(Can Apodaca compete for the job?) “We’ll have to see. After spring I can give you a better idea. He’s gotten better and better.”

(Is it hard to evaluate him when he's running the scout team?) “No question. No question about it. You can have the ability to evaluate three with some consistency during the season and even that’s a little dicey. You can semi-evaluate three and then spring you have them tee it up and go head to head and have a couple pass skels and watch the fim on both, get some more reps in. give them the skills to develop between then and camp, get them working really hard and when you get to camp you have them battle it out for the first two weeks of camp and see who takes the job away from who.”

(Did you experience anything particularly unexpected this year?) “I can’t say anything unexpected. There’s a certain amount of expect the unexpected and you’re going to get it because that’s how every season is. There’s elements of that. I think the biggest challenge was the youth of our team. I’ve never had a team this young before and so that presents some challenges because you’ll look at their ability and some of what they did in practice but you’ve got to fill in that experience base as fast as you can. But I was proud of how well they grew.”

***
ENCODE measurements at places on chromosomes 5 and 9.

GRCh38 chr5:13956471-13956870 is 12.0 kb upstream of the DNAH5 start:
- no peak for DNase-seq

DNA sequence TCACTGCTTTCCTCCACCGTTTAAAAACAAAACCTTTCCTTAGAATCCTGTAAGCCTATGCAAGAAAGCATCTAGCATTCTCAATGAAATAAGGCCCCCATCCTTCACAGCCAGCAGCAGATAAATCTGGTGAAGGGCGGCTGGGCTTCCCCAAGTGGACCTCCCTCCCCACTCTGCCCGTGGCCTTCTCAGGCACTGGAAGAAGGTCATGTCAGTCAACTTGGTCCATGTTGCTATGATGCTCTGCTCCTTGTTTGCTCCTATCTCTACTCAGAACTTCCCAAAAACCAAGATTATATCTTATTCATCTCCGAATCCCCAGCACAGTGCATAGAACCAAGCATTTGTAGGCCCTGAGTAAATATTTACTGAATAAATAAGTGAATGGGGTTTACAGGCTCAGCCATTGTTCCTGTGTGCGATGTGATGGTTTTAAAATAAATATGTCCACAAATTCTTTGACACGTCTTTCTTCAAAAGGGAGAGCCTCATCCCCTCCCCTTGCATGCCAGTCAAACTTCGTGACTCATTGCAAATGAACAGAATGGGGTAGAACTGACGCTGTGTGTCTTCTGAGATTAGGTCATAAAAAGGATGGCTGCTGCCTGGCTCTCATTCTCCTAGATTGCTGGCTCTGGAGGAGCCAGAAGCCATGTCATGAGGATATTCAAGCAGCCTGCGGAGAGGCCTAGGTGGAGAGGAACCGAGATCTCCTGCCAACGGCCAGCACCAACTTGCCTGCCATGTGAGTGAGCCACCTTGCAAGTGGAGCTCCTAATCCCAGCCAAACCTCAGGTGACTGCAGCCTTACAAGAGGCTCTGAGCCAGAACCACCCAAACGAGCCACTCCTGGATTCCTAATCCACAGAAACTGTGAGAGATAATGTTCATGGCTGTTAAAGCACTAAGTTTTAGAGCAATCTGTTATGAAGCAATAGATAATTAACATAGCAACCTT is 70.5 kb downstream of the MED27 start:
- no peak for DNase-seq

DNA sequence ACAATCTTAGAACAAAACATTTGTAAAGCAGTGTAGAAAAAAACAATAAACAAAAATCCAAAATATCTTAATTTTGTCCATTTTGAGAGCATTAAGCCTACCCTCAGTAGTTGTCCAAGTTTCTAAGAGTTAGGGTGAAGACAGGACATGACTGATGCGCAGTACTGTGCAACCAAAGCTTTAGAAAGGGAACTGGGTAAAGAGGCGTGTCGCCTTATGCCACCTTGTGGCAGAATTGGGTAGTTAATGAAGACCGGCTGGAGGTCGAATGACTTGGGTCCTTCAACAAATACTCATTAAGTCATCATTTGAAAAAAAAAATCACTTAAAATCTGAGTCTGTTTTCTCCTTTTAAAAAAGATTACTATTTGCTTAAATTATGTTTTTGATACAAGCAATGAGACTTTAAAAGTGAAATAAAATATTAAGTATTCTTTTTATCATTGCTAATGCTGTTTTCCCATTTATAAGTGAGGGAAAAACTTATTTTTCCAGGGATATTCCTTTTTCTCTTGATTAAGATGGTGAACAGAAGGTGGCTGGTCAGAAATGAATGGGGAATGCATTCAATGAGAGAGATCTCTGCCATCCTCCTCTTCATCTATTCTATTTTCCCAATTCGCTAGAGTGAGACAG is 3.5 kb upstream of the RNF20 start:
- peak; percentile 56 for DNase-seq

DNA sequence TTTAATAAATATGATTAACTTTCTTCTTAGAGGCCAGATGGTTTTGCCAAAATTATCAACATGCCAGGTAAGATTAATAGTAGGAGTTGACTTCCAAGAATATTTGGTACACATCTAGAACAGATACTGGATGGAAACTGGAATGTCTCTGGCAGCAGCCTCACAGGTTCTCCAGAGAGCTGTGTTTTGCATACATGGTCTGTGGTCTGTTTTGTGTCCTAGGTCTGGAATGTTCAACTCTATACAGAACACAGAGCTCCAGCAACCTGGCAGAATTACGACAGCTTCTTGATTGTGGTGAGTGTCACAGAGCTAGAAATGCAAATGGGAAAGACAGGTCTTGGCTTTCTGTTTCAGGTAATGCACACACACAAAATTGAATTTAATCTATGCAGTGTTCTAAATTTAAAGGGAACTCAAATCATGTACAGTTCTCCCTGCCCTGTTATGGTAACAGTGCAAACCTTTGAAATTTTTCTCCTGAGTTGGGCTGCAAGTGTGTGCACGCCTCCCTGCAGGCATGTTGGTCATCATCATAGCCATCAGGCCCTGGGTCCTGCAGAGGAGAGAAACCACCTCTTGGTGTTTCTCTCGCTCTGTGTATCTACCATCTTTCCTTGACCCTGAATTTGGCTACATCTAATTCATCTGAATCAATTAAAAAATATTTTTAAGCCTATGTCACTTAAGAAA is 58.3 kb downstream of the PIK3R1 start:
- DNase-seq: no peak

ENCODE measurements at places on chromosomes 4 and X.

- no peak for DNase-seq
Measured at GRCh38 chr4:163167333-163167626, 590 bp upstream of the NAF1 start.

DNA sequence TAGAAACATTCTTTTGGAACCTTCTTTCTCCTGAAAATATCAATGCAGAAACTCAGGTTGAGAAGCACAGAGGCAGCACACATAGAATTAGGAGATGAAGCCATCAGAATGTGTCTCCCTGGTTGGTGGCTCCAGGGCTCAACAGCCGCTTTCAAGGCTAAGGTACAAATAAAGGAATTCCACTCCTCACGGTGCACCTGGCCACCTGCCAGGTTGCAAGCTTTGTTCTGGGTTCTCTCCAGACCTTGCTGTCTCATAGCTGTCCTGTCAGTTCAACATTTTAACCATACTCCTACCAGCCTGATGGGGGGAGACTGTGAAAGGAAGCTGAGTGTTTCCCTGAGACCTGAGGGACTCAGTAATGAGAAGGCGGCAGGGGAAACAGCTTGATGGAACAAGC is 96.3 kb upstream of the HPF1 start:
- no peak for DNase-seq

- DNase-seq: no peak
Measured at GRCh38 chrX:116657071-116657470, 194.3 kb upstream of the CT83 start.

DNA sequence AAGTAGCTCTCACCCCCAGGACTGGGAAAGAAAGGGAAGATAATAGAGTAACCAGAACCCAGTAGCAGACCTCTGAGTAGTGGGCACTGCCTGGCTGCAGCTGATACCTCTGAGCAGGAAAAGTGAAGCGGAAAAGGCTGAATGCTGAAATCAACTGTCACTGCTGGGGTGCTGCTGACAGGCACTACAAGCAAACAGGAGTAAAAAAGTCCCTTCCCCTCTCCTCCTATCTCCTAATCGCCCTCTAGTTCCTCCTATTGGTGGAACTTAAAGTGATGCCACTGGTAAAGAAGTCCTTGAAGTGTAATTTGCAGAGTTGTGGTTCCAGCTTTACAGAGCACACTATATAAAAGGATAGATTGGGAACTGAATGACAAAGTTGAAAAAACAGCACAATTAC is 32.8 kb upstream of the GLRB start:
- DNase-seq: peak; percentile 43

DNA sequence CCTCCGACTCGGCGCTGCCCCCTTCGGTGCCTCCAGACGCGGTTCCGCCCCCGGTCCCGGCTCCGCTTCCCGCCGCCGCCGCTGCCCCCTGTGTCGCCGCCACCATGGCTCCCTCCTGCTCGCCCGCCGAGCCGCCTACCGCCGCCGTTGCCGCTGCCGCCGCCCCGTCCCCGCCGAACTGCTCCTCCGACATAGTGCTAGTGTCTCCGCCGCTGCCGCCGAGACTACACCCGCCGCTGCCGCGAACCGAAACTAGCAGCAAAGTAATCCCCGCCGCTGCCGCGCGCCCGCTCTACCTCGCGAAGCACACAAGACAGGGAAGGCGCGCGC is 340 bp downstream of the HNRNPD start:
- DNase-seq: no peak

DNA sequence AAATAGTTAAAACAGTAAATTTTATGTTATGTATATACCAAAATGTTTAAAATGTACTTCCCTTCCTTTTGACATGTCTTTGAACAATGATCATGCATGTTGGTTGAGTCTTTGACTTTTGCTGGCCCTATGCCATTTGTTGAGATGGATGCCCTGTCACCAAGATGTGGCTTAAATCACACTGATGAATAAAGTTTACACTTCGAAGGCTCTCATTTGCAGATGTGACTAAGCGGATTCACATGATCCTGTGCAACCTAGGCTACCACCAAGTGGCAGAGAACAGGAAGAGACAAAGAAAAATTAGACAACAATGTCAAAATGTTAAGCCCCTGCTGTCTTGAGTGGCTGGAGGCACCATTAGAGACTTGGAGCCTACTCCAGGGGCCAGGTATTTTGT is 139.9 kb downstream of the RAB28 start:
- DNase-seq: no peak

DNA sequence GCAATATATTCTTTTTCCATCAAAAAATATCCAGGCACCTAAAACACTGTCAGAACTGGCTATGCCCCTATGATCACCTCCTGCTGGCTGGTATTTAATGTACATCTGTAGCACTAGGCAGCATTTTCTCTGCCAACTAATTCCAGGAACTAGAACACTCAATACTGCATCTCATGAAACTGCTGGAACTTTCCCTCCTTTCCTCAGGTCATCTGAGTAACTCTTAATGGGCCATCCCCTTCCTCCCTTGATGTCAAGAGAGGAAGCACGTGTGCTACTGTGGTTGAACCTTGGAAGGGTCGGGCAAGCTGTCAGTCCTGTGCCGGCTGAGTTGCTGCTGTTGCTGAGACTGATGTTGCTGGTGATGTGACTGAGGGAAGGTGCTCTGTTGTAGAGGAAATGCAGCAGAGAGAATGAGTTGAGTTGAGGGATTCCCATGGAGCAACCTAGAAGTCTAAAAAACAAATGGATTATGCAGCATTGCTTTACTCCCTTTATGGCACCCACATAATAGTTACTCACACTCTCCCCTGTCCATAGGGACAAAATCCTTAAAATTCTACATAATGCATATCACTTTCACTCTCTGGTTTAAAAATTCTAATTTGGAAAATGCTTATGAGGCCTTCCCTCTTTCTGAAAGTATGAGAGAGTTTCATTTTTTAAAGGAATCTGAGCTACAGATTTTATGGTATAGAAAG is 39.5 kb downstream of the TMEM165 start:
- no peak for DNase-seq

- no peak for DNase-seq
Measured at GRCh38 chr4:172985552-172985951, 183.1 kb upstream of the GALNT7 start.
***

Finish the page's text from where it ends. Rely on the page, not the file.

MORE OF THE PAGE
(Were you surprised by how long it took the team to come around?) “Yeah, some of that was just a natural lack of confidence that I thought existed on our team. I said early on we’re better than we think we are, but I think we’re a team that at times would go out there and have it fixed in their head that, ‘well, we haven’t had a lot of success around here so we’re not going to have a lot of success around here now,’ and go out and play two series and 'well, see, here we go again.' It was just this passiveness, a sense of just taking it. As coaches … what we felt like is, ‘hey, battle through it, you never know. Plus what are we here for anyway?’ The better we got at that, the more that set in. There were some near misses in the process too. You consider the quality of team. We outplayed Stanford, but a team more experienced at winning finds a way to win. You outplay them by that margin, you find a way to win that one. We fought hard, we battled hard, we didn’t find a way to win. Oregon State, really good team, that was probably one of our best defensive games and then offensively we just left it laying there. Colorado, we had a good offensive game, defensively just imploded, just for a brief period, not the whole game. UCLA, created more adversity than I’ve ever seen in a game and fought in there and almost won the thing. Oregon, hung in there as long as we could. Then eventually they keep putting pressure on you and they’re fast and they got loose on us. Other than Stanford you can pretty well argue we played them better than anybody this year. The two most disappointing games was Utah, which I thought our effort was horrible, which I said, which everybody starts screaming bloody murder, they want to ask you a question and then you answer it, and then if the answer doesn’t please everyone, of course they’re disappointed with the answer but that was what it was. ‘Well how’d you play?’ ‘Bad.’ ‘Oh, well that’s going to upset some people.’ ‘Well that’s what happened.’ That was just a lay down. That was no effort. As I’ve said before, all those comments, the first thing I said, it starts with us as coaches. Well that’s not what  anybody wants to hear. They want to isolate it to something they can have some fun with. And then, Arizona State was different from the Utah one. It wasn’t a good result. We went out there, wanted to win badly, frantic, tried hard, one of those things where you run hard, overrun, overextended, out of position, then it devolves into street ball and it blew up on us and that was too bad. And then of course played extremely hard, very shorthanded and played extremely hard against Washington and won, and part of it was the whole thing that we’d been working toward, teaching all year, which is play all four quarters, just worry about your job, trust the guy next to you and your best effort’s going to take you to the best destination you can get to, so keep battling for that and see where you are when the dust clears. That’s what we did and we won.”